“Writing my first poem gave me a sense of joy and authenticity,” says Clive Matson. “I’ve been following that powerful feeling my whole life.” The opening page of Joyce’s Portrait of the Artist drew him to literature, and at age fourteen his teacher asked him to write a poem. “I wrote about the wind blowing through chaparral hills. Maybe it was for only two days, but it seemed the words rolled around my mind for weeks.”
He journeyed from the avocado ranch where he grew up in Southern California and arrived in New York City, a fresh-faced kid with a blank notebook and high expectations. He had entered the University of Chicago on a full scholarship, and in 1959 he went to the Gate of Horn reading for Big Table. He heard Allen Ginsberg read “Howl.”
“Ginsberg spoke directly to the alienation of the young, to the appeal of drugs, to sexual uncertainty, and he countered these downward pulls with a vibrant sense of adventure.” The creative energy of the Beats was palpable and it seemed not perceptible at the University. Matson wanted to take part. He dropped out.
Matson and his first wife Erin Black immersed themselves in sex, hard drugs, and psychedelics of 1960s Bohemian life. It was an exciting time. The bohemian scene was small, and at a single reading on Tenth Street they met many of the Beat luminaries. They both were entranced and they got deeply into hard drugs and into psychedelics. Having grown up in the straight-jacketed 1950s, this was courageous: a celebration of life and of the world.
The proto-Beat Herbert Huncke became Matson’s mentor. “Huncke and I walked the City, and he would talk. He made his way by gaining people’s confidence. He had a striking awareness of people’s psyches and could be intimate with pretty much anyone in a minute or two.” Huncke was friends with John Wieners, whose work was Matson’s ideal. In 1966 Diane di Prima published Matson’s first poems, "Mainline to the Heart". In the introduction Wieners wrote “The ‘angel-headed hipster’ dream is lost, as these poems testify.”
Eventually Matson became overwhelmed and returned to the West Coast. Individual therapy, meditation, and twelve-step programs became fixtures in his life.
"Equal in Desire" (ManRoot, 1982): “Women have probably been my most important influence. “I remember Erin insisting, in the middle of a spat, ‘I’m a person!’ As if that was being overlooked in those sexist times. She was right.”
In 1978 his life changed. While reading poems in the Northwest, he was asked to lead a workshop. Matson confessed he had no classroom experience, but the organizer insisted it was easy. Simply give an exercise dividing the psyche into Parent, Adult, and Child – the voices of transactional analysis. For writing, these become Editor, Writer, and Child. “Tell the Editor and Writer to take a walk and let the Child write whatever it wants.”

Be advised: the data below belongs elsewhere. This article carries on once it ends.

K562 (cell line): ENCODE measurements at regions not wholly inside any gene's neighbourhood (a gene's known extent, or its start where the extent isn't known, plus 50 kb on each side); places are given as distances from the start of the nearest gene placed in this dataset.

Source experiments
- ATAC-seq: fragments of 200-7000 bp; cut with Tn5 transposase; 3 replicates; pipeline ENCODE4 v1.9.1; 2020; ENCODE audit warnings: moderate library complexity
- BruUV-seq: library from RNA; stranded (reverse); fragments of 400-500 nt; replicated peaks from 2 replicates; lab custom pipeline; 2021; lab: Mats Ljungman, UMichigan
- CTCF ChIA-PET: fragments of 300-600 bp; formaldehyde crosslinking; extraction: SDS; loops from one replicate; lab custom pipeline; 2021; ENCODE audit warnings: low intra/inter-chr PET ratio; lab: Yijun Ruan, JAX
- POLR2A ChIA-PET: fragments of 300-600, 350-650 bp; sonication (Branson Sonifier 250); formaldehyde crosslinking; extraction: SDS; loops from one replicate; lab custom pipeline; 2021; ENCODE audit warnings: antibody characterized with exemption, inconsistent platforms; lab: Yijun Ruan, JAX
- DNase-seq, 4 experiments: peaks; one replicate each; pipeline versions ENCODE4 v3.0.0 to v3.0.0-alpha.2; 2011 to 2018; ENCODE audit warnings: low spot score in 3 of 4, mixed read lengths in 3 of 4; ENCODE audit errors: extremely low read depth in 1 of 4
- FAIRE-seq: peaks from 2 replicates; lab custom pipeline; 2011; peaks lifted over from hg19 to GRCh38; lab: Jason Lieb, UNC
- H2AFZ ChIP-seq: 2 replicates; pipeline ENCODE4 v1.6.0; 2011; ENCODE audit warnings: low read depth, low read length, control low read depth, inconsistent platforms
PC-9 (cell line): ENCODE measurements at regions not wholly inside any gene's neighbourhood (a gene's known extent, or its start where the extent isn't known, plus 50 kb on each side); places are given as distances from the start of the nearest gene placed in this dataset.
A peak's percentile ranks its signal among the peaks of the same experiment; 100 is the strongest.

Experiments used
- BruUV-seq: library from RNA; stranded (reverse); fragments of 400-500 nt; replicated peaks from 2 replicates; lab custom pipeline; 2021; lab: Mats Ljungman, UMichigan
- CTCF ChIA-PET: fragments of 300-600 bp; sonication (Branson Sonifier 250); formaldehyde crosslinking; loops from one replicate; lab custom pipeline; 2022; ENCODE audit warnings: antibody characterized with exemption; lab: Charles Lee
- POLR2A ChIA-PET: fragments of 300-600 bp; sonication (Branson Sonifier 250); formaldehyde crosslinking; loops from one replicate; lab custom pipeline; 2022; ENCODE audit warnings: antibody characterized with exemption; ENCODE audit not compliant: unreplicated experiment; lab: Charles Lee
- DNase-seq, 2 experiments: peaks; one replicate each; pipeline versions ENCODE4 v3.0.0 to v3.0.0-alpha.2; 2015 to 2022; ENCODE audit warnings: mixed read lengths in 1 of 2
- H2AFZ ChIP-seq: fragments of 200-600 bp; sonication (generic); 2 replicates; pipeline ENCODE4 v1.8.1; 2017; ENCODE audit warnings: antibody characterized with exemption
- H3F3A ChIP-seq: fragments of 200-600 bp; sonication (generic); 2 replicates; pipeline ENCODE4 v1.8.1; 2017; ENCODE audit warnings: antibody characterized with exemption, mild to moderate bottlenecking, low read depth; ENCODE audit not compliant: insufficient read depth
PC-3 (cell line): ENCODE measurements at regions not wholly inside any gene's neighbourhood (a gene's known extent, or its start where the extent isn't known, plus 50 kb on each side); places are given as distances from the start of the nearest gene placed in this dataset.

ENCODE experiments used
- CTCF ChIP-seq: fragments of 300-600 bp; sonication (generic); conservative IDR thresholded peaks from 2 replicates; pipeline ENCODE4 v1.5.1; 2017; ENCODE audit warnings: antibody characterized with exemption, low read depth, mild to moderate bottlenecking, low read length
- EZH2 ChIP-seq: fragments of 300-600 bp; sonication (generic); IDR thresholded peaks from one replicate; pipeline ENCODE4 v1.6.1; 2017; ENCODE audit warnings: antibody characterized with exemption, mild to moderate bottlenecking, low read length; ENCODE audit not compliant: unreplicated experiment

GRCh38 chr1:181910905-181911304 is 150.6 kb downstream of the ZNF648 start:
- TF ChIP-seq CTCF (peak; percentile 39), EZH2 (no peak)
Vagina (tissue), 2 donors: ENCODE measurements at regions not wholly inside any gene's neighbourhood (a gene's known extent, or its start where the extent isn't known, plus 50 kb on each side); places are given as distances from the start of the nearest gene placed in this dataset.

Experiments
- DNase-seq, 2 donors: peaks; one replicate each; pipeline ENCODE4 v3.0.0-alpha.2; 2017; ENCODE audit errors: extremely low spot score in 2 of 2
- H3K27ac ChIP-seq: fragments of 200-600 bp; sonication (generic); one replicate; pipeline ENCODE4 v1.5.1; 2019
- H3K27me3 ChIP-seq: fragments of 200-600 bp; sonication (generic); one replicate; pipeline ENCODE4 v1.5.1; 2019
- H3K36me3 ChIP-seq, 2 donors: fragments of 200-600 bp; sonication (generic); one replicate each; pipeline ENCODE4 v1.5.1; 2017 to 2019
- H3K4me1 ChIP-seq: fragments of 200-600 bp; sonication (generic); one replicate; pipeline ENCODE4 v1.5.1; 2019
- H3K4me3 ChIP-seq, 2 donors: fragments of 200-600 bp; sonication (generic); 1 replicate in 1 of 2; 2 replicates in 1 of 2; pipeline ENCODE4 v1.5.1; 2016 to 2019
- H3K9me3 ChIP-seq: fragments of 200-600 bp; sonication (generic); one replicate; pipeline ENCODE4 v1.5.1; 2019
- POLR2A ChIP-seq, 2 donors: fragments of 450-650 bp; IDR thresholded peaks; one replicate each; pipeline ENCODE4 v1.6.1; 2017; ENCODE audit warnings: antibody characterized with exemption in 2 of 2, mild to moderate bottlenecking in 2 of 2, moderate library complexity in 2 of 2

The instant Matson stepped into the classroom, everything said fit that scheme. The remnants of his long efforts to be a cool poet dropped away. “I became, in that moment, the custodian of everyone’s creativity.” He began a career as a teacher, and returned to New York in the late 1980s to earn his MFA in Poetry at Columbia University.
A vast stream of creative energy runs though us every moment, Matson believes. "Let the Crazy Child Write!" (New World Library, 1998) grew out of his teaching and gives full honors to the creative unconscious. The “Crazy Child” is its playful sobriquet. "Squish Boots" (2002) came out of his own teaching and the “Crazy Child” exercise. Amazingly, at John Wieners’ death a copy was placed in his coffin.
Matson married a former student in 1993, and currently they are co-parenting their preteen son, Ezra. “Having a child opens one’s heart. Immensely. What a surprise and joy.”
In 2004 Chalcedony, a character in one of his unfinished stories, began writing poems. Matson’s background provided the breadth and understanding to accept these poems as his. The voice recalls that of Mainline to the Heart minus its caustic disappointment. "Chalcedony’s First Ten Songs" came out in 2008. “I’m very lucky,” says Matson, referring to his dangerous life in the 1960s. Emerging drug-free from those times gives Matson the ability to fully appreciate their honesty and passion. These qualities are crucial to our era, he believes. “Coming to terms with my youthful, energetic voice has been a challenge.” This has taken years, Matson admits. “It helps that I hear, in these poems, both an urgent need to connect and full cognizance of the difficulties.
What would sum up his life, so far? “I would like to put Herb Huncke’s face on a t-shirt,” says Matson. “I’d give it the caption, ‘Where’s your passion?’”
Publications and Prizes
Books:Mainline to the Heart and Other Poems
(Regent Press, 2009), Squish Boots
(Broken Shadow, 2000), Let the Crazy Child Write!
(New World Library, 1998), Hourglass
(Seagull Press, 1988), Equal in Desire
(Manroot, 1983), Space Age
(Croton Review Press, 1969), Mainline to the Heart
(Poet's Press, 1966)
Chapbooks:Chalcedony's First Ten Songs
(Minotaur Press, 2008)
Anthologies:An Eye for an Eye Makes the Whole World Blind - Poets on 9/11
(Regent Press, 2002)
, Fine Madness
, Mad Swirl
, Poetry Magazine
, Poets & Writers
, Visions International
2003 PEN Oakland Josephine Miles National Literary Award for
An Eye for an Eye Makes the Whole World Blind - Poets on 9/11, co-edited, with the late Allen Cohen (Regent Press, Oakland, 2002)
Please note: All information in the Directory is provided by the listed writers or their representatives.
Listing last updated: February 26, 2009